Korean War: the Dutch contribution

On 3 July 1950, the Dutch government offered to provide the destroyer HNLMS Evertsen, stationed in Indonesia, for the UN operation in Korea. On 15 July 1950, Secretary-General Trygve Lie once again called upon the Dutch government.

The UN was in dire need of reinforcements in the form of infantry battalions. Bowing to immense pressure from the US, the cabinet agreed to provide an infantry unit made up of volunteers: the Netherlands Detachment United Nations (NDVN). 2 rifle companies, a support company and a headquarters and headquarters company were formed from these volunteers. Between a 100 and 300 Katusas (Korean Army Troops United States Army), also known as ROKS (Republic of Korea Soldiers), were assigned to the unit.

Role of the navy

The UN’s maritime forces were under the command of the commander of the American naval forces in the Far East. The successive Dutch ships were allocated a wide range of tasks. On average, each Dutch ship carried out 10 patrols, mainly along the west coast of Korea. The ships were also given the task of escorting a US or British aircraft carrier on a regular basis. The Dutch ships were also given the task of protecting the lines of communication and bombarding enemy troop concentrations, reinforcements and infrastructure.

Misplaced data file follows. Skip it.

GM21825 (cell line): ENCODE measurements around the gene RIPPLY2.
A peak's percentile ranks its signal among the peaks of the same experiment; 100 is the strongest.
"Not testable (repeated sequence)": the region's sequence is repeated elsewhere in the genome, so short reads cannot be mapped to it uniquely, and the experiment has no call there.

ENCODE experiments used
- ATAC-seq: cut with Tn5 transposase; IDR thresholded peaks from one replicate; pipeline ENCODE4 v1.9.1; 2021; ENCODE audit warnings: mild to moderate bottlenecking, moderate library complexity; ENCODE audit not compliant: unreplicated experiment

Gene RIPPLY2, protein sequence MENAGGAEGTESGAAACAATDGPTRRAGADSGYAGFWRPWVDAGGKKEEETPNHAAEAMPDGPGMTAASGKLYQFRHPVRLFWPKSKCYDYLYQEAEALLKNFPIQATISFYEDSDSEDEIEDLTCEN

Course of the ground war

The Korean ground war proceeded in roughly 3 phases. The first phase began on 25 June 1950 with the North Korean offensive and lasted until 31 December 1950. During that time, the fighting swept over the entire country. At the end of December 1950, the situation stabilised along a front line to the south of the 38th parallel. In the years that followed, the war would be fought mainly in this area. Nevertheless, there were still major front movements in the second phase of the war, in some cases with a depth of some 80 to 100 kilometres. During the third phase, from 10 July 1951 to the truce of 27 July 1953, the front ran approximately from the mouth of the Imjin river via Chorwon, Kumhwa and Mundungni to the east coast. There was still some movement in the front line, but it never moved more than 15 to 20 kilometres.

Dutch detachment

Generally speaking, the operational tasks of the NDVN were closely linked to the phase in which the Korean war found itself. Periods on the front were alternated with rest periods or periods in the regiment, division or corps reserve. The NDVN was officially disbanded on 15 December 1954 after returning to the Netherlands.